• Pusula / Ππούσουλας’s second island-wide campaign (3rd - 30th May 2021): was the #Live2EatCyprus social media challenge, which focused on the protection of environmental resources through the reduction of food waste. The #Live2EatCyprus challenge invited everyone in Cyprus to share their knowledge, success stories and tips to improve our habits around food waste at home.

Follow Pusula / Ππούσουλας on Facebook, Instagram (@PusulaCyprus) and Twitter.

The Social Cohesion and Reconciliation Index (SCORE) within the Cyprus Institute Staff Community (2021 Values Survey): 2021

The CyI Institutional SCORE Assessment was SeeD's first institutional assessment developed in collaboration with the Equal Opportunities Committee of The Cyprus Institute. The project tailored the SCORE Index to an institutional context, measuring social cohesion within the institute's community of staff and students. The study looked at how the core values of the CyI formed the foundations of social cohesion in the Institute community, as well as the interplay between the core values and other variables in the work environment. The findings were used to develop a series of recommendations to the Institute's management, enabling the design of internal policies and activities to strengthen social cohesion and coexistence within the CyI community.

Promoting Dialogue for Change: Peace Advocacy through Youth Empowerment: 2021

SeeD worked together with PPCY and CyprusInno on the project Promoting Dialogue for Change: Peace AdvocacyThrough Youth Empowerment, funded by theEuropean Union and implemented by Barış Oyuncuları-Kıbrıs andPeacePlayers-Cyprus. SeeD was tasked with conducting several focus group discussions with youth (16 - 30) on issues relating to reconciliation, peace, conflict and social cohesion in Cyprus, which were organised and conducted through Winter 2020. The focus groups contained 35 young activists, students, researchers, professionals and leaders, who wanted to raise their voice and contribute to the discourse around reconciliation and conflict on the island. Most of the participants were not from Nicosia. The recommendations and conclusions that the young participants drew, were then written up into a policy brief named "The Voice of Cypriot Youth on Peace and Reconciliation: Cypriot youth’s policy recommendations on the Cyprus issue and sustainable peace on the island". Youth concluded the education sector and the meaningful participation of youth were two key dimensions in progress on conflict resolution in Cyprus.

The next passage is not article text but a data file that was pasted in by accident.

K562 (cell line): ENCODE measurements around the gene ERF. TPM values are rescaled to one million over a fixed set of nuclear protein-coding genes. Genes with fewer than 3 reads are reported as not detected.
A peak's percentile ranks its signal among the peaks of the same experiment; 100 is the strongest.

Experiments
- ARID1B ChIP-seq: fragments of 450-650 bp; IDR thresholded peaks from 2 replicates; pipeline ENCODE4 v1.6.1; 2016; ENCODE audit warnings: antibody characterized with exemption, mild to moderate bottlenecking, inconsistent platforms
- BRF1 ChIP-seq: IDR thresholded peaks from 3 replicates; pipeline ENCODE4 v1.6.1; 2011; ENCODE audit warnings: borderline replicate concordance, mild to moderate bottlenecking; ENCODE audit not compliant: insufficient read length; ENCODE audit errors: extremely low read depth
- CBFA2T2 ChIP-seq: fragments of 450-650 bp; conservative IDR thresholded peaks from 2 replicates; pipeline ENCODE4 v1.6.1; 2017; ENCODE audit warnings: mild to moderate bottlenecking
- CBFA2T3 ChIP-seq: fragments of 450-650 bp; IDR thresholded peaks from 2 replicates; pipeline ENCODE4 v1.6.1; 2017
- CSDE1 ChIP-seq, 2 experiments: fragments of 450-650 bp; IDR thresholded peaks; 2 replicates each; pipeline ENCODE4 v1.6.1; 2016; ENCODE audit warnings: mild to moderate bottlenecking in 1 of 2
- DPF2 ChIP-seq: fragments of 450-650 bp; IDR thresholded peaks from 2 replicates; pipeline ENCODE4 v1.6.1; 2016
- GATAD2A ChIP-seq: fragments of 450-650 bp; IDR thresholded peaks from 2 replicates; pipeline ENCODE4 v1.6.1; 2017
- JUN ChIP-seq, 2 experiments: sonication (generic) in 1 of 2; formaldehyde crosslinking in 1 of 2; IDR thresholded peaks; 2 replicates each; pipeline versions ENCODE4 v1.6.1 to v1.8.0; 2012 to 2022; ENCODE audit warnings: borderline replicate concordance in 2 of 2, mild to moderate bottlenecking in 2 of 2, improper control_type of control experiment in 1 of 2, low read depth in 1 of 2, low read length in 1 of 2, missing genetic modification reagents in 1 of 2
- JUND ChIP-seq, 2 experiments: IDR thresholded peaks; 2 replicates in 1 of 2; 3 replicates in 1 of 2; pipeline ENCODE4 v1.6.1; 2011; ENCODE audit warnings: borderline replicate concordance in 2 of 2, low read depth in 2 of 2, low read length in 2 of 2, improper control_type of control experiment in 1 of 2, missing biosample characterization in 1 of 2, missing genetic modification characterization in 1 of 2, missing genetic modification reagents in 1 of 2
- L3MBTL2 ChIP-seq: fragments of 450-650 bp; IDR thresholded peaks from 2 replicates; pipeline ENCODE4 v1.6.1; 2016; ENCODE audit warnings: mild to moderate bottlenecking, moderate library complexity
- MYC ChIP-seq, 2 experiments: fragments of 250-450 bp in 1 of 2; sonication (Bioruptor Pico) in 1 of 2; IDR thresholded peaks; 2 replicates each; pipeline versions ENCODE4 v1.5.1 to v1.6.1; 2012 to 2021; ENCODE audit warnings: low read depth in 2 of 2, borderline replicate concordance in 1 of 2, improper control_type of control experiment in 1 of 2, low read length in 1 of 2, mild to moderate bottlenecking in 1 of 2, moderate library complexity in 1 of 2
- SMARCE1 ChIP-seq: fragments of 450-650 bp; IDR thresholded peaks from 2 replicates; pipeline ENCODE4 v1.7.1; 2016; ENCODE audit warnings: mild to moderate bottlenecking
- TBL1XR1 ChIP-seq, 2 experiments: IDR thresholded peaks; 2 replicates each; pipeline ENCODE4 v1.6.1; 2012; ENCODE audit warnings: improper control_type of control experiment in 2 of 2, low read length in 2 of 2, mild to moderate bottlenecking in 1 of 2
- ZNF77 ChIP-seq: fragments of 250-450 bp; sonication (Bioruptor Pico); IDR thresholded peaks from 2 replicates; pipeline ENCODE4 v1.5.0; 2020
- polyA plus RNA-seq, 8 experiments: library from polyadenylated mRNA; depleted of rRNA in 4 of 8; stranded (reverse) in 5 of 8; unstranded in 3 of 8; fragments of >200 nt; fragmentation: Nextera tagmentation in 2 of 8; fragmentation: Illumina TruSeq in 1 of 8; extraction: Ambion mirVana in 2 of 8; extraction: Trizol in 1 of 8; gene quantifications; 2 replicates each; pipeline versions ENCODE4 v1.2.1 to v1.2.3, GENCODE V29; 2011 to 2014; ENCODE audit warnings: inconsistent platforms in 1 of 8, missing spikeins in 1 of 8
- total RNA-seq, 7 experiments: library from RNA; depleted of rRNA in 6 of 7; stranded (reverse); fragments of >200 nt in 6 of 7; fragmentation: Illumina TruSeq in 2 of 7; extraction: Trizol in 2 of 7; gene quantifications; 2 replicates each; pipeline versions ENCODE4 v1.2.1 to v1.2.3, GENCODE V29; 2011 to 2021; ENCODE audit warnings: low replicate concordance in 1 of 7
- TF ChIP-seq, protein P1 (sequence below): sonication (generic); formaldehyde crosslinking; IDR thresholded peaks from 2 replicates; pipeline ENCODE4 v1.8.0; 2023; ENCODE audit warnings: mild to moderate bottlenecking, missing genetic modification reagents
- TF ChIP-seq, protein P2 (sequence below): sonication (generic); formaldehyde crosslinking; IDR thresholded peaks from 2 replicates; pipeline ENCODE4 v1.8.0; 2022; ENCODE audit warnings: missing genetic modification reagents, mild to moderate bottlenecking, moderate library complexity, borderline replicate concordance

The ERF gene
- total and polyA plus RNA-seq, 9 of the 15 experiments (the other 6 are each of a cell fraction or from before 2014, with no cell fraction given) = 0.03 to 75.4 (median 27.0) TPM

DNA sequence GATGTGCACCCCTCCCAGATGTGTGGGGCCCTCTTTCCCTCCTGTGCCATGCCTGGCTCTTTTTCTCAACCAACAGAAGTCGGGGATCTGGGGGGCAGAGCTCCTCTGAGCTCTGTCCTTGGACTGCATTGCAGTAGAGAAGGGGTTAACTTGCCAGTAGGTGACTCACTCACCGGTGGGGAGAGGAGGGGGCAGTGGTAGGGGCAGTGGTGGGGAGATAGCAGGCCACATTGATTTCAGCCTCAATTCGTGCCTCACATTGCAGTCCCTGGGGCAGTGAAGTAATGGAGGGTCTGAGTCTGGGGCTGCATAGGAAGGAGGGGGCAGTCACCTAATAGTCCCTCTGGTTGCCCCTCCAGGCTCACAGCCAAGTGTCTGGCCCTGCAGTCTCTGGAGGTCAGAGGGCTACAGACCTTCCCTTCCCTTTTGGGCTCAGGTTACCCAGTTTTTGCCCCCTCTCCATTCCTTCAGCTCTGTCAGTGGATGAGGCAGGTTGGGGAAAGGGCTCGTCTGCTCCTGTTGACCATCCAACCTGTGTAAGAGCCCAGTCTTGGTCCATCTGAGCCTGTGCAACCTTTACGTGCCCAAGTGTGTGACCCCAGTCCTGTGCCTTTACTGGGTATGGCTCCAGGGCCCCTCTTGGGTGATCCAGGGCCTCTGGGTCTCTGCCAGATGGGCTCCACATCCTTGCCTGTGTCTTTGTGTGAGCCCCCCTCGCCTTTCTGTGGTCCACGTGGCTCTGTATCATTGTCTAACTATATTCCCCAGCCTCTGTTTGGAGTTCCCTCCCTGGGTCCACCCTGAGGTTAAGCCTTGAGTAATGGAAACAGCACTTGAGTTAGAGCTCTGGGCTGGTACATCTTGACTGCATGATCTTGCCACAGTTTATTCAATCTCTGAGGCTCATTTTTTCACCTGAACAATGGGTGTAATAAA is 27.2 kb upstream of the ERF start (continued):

The Security Dialogue Initiative: 2016 - 2018

The Security Dialogue Initiative (SDI) aimed to support the Cyprus Peace Process by researching, understanding and formulating solutions for the security needs and fears of the two main communities in Cyprus and the potential risks that may arise during a post-transition period. SDI explored and designed viable and evidence-based security arrangements that could enable all communities in Cyprus to simultaneously feel secure. The research and subsequent advanced analysis that involved over 3000 people across the island produced the New Security Architecture for Cyprus, which was a highly valuable document that informed the security negotiations on the leaders' level as well as among the general public. In the run up to the high level peace talks at Crans Montana in June 2017, we discussed our proposals with key people who would be attending the peace conference both in Cyprus and in Geneva. Establishing a strong line of communication and constructive dialogue with different stakeholders ranging from the national negotiation teams to members of parliament to UN officials, the SDI was instrumental in shaping and shifting the security debate on the island. You can read the SDI Security White paper here or the Oxford Research Group blog post based on SDI findings here.

The second phase of SDI was focused on Gender, Peace and Security Agenda. The SDI findings with the identified gender and gendered insecurities as crucial elements that require further research to inform negotiations and promote a more inclusive and resilient peace process. SDI revealed that Cypriot women and men also differed in the ways that they talked about the conflict. Women talked at length about the context of the dispute, particularly focusing on the relationship with the other community, they were most concerned about everyday security, and talked about fairness in a way that incorporated both their need for stability and material interests. Men used more linear and legalistic language, and were most concerned about state security. Considering that women’s heightened insecurities translate into scepticism and resistance for the peace process, their inclusion as well as acknowledging their perspectives, perceptions and needs would not only make the process more inclusive but also more resilient. As such, the Gender SCORE Cyprus process was designed to unpack gendered securities, gender stereotypes as well as obstacles and opportunities to fostering women's meaningful participation in political, economic and social life in Cyprus. For a more detailed account of SDI's gender findings, visit our list of publications here.

The SDI was implemented with our international project partners, the Berghof Foundation and Interpeace and funded by the U.S. Department of State, the Federal Foreign Office of Germany and the Netherlands Ministry of Foreign Affairs.

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Diversity Charter Cyprus







The Diversity Charter Cyprus (DCC) was developed in 2019 and is officially represented and managed by the Center for Social Innovation Ltd. SeeD became a signatory to the Charter in November 2020.